Jake Fromm, Georgia. Jake Fromm State Farm is tearing it up. Most concerning for SEC defenses is that he’s actually much better against Power 5 defenses than his overall season average. He’s not piling up big numbers against bad teams, he’s saving his best performances for teams that matter. He’s scored 12 touchdowns to 2 interceptions (7/1 against the Power 5), racking up the bonuses. The defense, similarly, is performing at an elite level. They have the best pass defense in the conference, and are mere fractions behind Alabama’s overall average. Georgia looks legit. [Emphasis added.]
Doesn’t that give you the warm and fuzzies. Although, should we ask if Missouri qualifies as a bad team? After all, Sagarin has the Tigers at 104. By comparison, Appalachian State is 73rd.
For yuks, here’s what they have to say about Mizzou’s Drew Lock, who checks in at number ten:
Drew Lock, Missouri. Lock had an outstanding game last week, so there’s signs he can turn this around. But he’s still the guy with a 6/5 TD/INT ratio against Power 5 defenses. He’s throwing for a lot of yards, but his lowest number of attempts in one game has been 28. You simply can’t be that effective completing just 52.6% of your passes. And no one’s impressed that you threw for 521 yards and 7 TD against Southwest Missouri St. The defense is terrible and don’t be fooled by the run defense. It stinks, too. They’ve been victimized for 16 rushing touchdowns.
Probably ought to be mindful of that first sentence.
Let’s face it — if you’re a Georgia fan who, say, publishes a college football blog, you want Butch Jones’ career in Knoxville to continue on. If it takes the Vols going 9-3 this season, so be it.
Henceforth, I’m on Booch’s Bandwagon! Who’s with me?
One thing I used to bitch about in the Richt era, even in the good times, is how often his teams didn’t put opponents away in a manner that let the backups get significant playing time. Last season was more of the same, unfortunately.
There was no such scenario last year, when the Bulldogs pulled out last-second triumphs over Missouri and Kentucky and suffered last-second defeats against Tennessee, Vanderbilt and Georgia Tech. Georgia’s most comfortable win a year ago came in the 35-21 victory over Louisiana-Lafayette, a game the Bulldogs led 35-7 midway through the fourth quarter, and even the expected feasting on FCS-member Nicholls resulted in a 26-24 escape.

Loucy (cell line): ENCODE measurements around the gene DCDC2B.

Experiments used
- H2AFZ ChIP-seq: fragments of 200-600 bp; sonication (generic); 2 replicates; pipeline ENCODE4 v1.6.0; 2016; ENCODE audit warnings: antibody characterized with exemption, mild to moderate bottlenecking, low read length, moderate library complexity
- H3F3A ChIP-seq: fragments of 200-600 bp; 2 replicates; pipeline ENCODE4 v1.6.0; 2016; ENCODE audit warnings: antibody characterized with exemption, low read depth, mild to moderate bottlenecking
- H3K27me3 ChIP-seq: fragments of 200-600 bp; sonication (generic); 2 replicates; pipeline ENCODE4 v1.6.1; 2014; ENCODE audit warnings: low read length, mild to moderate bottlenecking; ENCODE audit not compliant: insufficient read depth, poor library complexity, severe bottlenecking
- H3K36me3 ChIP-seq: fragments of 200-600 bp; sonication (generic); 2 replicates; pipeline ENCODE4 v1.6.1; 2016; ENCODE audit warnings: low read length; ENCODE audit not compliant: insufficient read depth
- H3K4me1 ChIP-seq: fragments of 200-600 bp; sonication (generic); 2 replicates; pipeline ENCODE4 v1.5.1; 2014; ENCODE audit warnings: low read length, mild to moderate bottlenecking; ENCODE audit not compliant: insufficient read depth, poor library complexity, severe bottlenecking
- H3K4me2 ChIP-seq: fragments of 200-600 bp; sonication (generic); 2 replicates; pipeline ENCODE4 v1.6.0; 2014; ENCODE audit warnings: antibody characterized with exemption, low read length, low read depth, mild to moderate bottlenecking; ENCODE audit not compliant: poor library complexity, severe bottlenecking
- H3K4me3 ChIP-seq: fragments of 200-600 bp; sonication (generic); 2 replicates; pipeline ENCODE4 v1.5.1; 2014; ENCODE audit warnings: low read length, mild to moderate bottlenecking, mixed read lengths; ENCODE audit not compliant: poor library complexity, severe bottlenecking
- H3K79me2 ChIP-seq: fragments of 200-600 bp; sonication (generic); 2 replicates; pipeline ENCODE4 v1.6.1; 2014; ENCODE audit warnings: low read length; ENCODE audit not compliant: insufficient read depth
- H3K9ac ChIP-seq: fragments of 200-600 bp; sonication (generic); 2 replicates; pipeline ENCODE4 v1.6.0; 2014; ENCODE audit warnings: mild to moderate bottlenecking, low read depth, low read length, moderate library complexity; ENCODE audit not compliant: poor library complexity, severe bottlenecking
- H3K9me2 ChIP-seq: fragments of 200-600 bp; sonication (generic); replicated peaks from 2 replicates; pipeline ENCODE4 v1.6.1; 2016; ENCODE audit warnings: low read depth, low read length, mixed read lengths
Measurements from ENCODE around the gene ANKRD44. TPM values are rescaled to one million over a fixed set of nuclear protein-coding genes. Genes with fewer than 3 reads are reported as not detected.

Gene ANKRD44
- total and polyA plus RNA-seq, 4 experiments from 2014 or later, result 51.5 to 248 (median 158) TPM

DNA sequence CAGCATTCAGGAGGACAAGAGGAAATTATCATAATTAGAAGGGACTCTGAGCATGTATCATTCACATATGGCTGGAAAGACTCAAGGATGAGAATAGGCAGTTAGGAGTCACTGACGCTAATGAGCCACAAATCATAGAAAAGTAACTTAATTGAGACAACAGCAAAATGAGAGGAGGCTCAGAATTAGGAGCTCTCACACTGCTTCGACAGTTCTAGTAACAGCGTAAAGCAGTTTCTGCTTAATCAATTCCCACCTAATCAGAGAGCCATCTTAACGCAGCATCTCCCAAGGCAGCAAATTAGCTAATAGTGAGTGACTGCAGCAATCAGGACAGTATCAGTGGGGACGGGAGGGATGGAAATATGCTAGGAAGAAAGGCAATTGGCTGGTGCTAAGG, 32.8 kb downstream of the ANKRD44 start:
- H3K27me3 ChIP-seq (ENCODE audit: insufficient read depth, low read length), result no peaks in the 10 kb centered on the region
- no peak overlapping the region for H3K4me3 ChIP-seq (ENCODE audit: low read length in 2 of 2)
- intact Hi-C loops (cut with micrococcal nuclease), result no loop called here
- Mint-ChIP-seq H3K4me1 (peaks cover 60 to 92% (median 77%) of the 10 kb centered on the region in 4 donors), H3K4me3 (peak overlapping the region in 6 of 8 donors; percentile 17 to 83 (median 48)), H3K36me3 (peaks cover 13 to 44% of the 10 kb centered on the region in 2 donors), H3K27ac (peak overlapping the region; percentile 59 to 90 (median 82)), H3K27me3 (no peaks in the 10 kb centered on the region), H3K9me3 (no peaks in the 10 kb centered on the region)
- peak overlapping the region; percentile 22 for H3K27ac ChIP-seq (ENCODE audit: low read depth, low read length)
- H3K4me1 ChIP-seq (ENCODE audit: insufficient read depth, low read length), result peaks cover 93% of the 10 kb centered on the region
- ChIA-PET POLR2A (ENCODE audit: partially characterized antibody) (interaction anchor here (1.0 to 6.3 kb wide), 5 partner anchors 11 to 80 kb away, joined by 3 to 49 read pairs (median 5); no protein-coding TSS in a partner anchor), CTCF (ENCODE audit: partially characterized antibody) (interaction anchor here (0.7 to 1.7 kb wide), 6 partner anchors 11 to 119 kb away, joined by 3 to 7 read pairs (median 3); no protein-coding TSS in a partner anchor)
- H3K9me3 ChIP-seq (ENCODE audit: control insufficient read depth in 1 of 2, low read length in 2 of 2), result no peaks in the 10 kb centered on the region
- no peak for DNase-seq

That hasn’t been an issue lately.
Georgia’s only close call this season has been the 20-19 win at Notre Dame on Sept. 9, with the Bulldogs having opened Southeastern Conference play the past three weeks with routs of Mississippi State, Tennessee and Vanderbilt by a combined 117-17.
Smart bemoans the downside — “If you don’t play in tight ballgames, sometimes guys get tight when you do have to play in them.” — even if that wasn’t a problem against Notre Dame, while acknowledging the obvious.
“It helps the development of our team, should we have an injury or a situation where a guy’s got to go in and play. We now have some experience, which we didn’t get last year, so there are positives and negatives.”
That’s huge, not only for this season, but for future seasons when this year’s backups become next year’s starters. The positives outweigh the negatives by a wide margin, especially when you toss in that you’re reducing the chance of key players being injured.
And even if a little in-game R&R might hurt a bit when it comes to individual honors…
While Chubb is the SEC rushing leader at the moment, he is 16th nationally.
He has done this despite sitting out in a lot of fourth quarters due to five blowouts in six games.
“Sony (Michel) and I did some calculations, and we missed a quarter from five games,” Chubb said. “That’s (over) one game we’ve missed. It’s great to keep us fresh and keep getting the young guys some playing time. It’s working out well for us right now.”
… I really doubt Nick’s complaining about it. Even if he is doing the math.
I bet Tahde Nation jumps all over this if ‘Bama ever comes up short in a game.
Alabama is 130th out of 130 FBS teams in a statistic called opponent penalties, which means officials are calling the fewest number of penalties against Alabama’s opponents compared to other teams in college football. If you need a trend: Alabama was last in college football in this category in 2016, 102nd in 2015, 123rd in 2014.
It’s gotta be some sort of conspiracy.